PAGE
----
OAKLAND (CBS SF) — The Oakland Police Officers Association on Tuesday said that the city tallied its 100th murder victim in a single year for the first time since 2012, despite concerted efforts by police to stem the rising tide of street violence.

The Oakland Police Officers Association released a statement regarding the grim milestone that, according to FBI crime reporting, that the city “suffered  murder #100 for the year” after one person was killed and two others wounded Monday evening in an East Oakland shooting.

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In a separate incident early Monday, an 8-year-old boy watching television at a relative’s East Oakland apartment was wounded in the leg by a stray bullet.

The OPOA announcement noted that 2012 was the last year Oakland surpassed 100 murders and stated that 2020 “has seen a 63% increase year-over-year in shootings and murders in Oakland.”

The police officers union later clarified to KPIX 5 that Oakland was currently at 100 murders and 107 homicides total.

The Oakland POA announcement called out the city’s elected officials for not doing enough to stop the increase in street violence.

President of the Oakland Police Officers Association Barry Donelan said city leadership needs to step up.

“Get engaged. Be collaborative on a crime plan. Support the officers, support members of the community, the victims in our society that we’re out here trying to help everyday instead of sitting behind your Zoom computer,” said Donelan.

Oakland Mayor Libby Schaaf released a statement of her own in response.

“Every life lost is a tragedy that rocks our community with grief. Our community worked too hard to cut gun violence in half and we cannot backslide towards the trauma of that era ever again,” Schaaf’s statement read. “We are doubling down with our violence prevention teams and with our law enforcement partners to save every precious life in Oakland and end the violence.”

District 5 city councilmember Noel Gallo, who represents Fruitvale, says he is worried about the rise in violence, about complacency and about 100 murders a year feeling normal again.

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“I see more people involved in more stupid things that I haven’t seen in many, many years,” Gallo told KPIX 5 during a Zoom interview. He also said there is a fine needle to thread with neighbors and businesses about police presence that even he runs into.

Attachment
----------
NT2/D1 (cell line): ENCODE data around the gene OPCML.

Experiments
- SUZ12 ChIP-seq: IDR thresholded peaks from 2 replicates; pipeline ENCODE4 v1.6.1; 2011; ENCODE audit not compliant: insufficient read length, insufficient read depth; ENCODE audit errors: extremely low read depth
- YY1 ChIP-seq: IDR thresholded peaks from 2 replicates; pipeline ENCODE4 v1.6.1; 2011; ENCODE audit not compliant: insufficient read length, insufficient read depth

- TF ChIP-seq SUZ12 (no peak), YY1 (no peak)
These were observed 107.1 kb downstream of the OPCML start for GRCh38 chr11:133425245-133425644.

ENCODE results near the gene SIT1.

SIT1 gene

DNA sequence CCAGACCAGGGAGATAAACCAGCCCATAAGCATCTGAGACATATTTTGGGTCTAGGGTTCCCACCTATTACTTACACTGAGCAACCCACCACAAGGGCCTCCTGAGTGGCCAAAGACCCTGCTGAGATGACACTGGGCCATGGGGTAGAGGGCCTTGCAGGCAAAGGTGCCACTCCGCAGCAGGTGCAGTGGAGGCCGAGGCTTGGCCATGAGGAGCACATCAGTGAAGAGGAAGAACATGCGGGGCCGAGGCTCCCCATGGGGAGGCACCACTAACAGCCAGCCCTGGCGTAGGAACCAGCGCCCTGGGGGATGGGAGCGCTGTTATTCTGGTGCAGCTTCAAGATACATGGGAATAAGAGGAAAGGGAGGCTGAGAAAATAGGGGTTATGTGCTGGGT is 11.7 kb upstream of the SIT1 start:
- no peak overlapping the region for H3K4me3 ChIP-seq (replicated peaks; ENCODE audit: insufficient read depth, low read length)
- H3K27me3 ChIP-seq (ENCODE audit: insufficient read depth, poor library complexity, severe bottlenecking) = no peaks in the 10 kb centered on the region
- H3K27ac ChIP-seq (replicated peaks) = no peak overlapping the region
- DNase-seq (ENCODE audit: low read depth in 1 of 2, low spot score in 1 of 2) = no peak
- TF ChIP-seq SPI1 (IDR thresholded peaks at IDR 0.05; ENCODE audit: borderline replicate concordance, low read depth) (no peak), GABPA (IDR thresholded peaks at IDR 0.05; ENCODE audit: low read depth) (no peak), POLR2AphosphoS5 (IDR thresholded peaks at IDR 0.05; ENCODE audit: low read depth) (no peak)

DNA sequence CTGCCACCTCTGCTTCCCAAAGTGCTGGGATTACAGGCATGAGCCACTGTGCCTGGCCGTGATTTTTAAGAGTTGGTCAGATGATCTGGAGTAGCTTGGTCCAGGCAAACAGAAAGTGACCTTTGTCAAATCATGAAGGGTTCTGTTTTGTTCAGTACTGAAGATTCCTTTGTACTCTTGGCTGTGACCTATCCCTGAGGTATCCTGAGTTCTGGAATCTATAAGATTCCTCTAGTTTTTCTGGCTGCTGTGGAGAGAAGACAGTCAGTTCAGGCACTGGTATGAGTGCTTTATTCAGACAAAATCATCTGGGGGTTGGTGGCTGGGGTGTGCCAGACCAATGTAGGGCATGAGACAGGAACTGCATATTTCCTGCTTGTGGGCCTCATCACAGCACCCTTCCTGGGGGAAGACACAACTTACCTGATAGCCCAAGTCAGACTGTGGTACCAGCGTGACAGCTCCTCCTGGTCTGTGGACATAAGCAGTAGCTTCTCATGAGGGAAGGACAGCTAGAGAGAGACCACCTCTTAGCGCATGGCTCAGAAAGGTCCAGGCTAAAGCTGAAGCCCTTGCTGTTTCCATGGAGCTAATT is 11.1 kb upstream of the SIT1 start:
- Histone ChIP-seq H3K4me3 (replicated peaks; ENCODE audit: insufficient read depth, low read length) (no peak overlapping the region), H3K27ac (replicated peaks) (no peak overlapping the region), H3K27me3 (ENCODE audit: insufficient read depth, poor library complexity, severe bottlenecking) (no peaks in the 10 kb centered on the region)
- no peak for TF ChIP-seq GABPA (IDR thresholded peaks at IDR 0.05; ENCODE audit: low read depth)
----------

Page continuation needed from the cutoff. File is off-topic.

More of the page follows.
“My small businesses complain about what’s going on on the street, but then I ask the police to come walk and be on their motorcycle and then within an hour, they’re complaining to me again saying, ‘Why did you bring the police? Because they’re scaring away all the customers,'” explained Gallo.

Oakland police officials have said the department is striving to reduce violence in the city, including through the “OPD CARES” initiative that has increased the number of officers patrolling on foot, in cars and on dual-purpose motorcycles and bicycles to bolster safety.

“The traumatic impact violence is having on our community is sort of a double whammy,” Interim Oakland Police Chief Susan Mannheimer said in early October when addressing the rise in violence. “It is the same community that is experiencing the highest levels in crimes of violence and gunfire as are being hit so hard with the COVID-19 disease and pandemic.”

Some Oakland residents have suggested cabin fever due to the pandemic is getting the best of some of their young neighbors.

“Everybody had to stay inside and then when they come out, they’re overanxious,” explained Oakland’s Brenda Delavallade.

Mannheimer said some prison inmates who were released early because of COVID-19 are back in the neighborhood without the appropriate resources to help them re-settle. Also, gang rivalries are rekindling, she said.

“We have seen an uptick in the ongoing feud between groups and gangs around territory,” she said.

Police said they are also working with federal agencies including the FBI to try to reduce the violence.

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Andria Borba contributed to this story.